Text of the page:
Cells and Materials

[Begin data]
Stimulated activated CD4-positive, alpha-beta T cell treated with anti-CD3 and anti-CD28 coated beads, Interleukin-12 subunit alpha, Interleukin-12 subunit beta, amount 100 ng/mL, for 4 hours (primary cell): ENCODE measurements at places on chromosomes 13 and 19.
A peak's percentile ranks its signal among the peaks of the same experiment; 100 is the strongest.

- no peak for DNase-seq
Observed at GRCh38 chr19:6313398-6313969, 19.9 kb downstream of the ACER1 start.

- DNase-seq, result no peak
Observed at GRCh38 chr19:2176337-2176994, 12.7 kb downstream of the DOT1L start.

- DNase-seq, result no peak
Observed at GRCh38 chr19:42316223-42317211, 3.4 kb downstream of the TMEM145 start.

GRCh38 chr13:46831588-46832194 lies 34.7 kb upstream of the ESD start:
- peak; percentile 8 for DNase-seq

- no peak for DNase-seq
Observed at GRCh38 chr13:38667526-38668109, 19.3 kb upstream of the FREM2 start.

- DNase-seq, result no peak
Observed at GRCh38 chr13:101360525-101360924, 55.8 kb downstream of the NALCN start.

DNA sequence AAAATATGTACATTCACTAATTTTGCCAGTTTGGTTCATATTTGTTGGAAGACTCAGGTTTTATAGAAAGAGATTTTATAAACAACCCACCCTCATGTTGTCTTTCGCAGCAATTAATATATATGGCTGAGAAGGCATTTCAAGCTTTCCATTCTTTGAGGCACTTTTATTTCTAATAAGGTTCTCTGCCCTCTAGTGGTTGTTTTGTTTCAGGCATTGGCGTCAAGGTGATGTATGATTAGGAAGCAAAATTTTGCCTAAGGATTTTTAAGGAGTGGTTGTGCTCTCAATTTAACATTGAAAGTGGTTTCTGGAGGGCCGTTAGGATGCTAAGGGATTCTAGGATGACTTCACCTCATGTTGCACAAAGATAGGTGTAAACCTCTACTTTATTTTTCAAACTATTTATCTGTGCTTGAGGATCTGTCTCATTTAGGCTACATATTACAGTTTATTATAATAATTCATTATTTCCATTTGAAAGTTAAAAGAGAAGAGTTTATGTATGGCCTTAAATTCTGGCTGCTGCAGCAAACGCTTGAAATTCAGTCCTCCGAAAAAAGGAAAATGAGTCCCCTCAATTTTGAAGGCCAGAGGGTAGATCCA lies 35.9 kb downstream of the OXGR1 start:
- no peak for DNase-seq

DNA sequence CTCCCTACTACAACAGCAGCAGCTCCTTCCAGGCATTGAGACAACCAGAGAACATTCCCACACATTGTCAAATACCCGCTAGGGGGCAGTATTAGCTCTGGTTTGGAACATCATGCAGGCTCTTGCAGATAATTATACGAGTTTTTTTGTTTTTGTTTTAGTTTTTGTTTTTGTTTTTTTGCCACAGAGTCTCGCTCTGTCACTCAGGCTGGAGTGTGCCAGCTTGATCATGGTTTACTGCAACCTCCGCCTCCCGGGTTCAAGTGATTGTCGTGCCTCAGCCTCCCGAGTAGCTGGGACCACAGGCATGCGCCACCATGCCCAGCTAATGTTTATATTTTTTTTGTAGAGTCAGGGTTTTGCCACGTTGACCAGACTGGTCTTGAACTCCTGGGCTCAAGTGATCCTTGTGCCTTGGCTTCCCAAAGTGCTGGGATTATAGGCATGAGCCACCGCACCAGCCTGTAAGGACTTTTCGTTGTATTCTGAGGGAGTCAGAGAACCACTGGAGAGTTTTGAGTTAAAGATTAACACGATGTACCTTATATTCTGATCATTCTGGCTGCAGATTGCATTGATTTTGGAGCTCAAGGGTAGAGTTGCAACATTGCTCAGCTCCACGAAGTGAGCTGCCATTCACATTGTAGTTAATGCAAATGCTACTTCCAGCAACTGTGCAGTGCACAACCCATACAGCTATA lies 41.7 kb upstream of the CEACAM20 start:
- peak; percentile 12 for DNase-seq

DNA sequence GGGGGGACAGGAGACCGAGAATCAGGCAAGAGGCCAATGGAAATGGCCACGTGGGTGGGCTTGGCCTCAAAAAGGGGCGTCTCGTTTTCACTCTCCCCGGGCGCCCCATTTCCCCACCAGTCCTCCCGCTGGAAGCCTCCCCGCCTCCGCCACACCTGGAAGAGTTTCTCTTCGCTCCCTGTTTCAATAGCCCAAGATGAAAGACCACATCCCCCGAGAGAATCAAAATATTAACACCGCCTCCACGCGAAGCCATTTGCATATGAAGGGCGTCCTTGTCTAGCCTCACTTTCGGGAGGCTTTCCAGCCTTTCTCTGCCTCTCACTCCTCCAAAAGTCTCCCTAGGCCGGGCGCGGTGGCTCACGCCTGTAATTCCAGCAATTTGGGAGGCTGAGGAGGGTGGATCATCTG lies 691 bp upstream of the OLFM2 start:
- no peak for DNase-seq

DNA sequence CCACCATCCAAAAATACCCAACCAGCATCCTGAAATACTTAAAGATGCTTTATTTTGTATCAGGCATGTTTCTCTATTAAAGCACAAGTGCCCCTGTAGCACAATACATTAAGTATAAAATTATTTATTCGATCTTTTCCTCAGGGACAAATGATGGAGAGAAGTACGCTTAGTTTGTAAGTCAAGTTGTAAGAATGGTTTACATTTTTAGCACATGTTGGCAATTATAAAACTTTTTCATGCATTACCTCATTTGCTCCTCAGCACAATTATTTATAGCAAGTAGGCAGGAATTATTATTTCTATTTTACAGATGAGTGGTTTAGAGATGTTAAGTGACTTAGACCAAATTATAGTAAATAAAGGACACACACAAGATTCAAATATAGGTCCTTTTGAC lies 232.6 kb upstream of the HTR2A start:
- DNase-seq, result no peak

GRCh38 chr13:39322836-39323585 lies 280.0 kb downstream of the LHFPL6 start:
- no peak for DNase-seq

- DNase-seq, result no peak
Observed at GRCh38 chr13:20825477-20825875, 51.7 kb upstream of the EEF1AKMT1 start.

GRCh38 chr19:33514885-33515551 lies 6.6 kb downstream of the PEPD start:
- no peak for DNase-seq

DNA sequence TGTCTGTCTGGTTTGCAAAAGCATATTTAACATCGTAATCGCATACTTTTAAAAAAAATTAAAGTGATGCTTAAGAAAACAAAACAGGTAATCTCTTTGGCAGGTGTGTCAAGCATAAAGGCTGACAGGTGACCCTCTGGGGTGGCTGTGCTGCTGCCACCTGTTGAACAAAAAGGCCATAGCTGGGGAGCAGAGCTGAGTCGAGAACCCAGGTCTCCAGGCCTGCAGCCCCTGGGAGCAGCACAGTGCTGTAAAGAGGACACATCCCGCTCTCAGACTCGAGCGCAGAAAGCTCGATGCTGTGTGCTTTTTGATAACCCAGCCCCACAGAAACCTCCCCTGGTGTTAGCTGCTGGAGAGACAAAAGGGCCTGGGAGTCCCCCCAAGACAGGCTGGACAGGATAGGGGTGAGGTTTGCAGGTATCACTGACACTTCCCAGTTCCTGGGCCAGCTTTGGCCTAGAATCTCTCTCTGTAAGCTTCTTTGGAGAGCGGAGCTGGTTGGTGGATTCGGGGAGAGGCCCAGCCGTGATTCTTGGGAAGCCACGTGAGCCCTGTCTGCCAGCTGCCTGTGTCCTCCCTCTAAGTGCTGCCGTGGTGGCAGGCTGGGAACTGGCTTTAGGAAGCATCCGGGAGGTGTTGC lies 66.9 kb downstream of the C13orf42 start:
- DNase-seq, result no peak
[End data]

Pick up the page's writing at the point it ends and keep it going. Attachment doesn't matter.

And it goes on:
An explant culture of human gingival epithelium has been set up in order to provide a valuable test for evaluating the cytocompatibility of dental material s. In an attempt to supply a bank of gingiva ex plants, frozen and freshly excised specimens were cultured in parallel. Optical and scanning electron microscopy showed an early release of cuboidal cells forming a dense layer around the explants. Afterwards, cultures evolved differently . Spread cells grew and migrated more rap idly in fresh than in frozen explant cultures but their adhesion to substratum increased earlier in frozen ones. Epithelial phenotype of cells had been immunologically characterized by using a battery of monoclonal antibouies to cytokeratins (CKs). We found a time increasing expression of CKs 5, 6, 13 , 14115 , 16 and 17, whereas amounts of CKs 1, 2, 10 and 11 , specific for terminal differentiation , remained constant. The freezing procedure decreased the yield of CKs but did not modify the electrophoretic pattern . These results suggested that the differentiation of epithelial cells might proceed as in vivo. As an application, the cytocompatibility of precious (Au, Pd, Ag) and non-precious (Ni-Cr) alloys was assessed, the reference metals being Ti, which was chosen for its cytocompatibility and Cu, which was chosen for its cytotoxicity. Alloys differed by their ability to modulate cell proliferation and migration . Pd and Au exhibited a high migration potential, whereas Au-Pd and Ti allowed efficient cell proliferation but restricted migration . Reduced migration and proliferation attested the low cytocompatibility of Ag. The toxicity of Cu and Ni-Cr prevented cell migration. These result s showed the availability of this method for selecting biomaterials.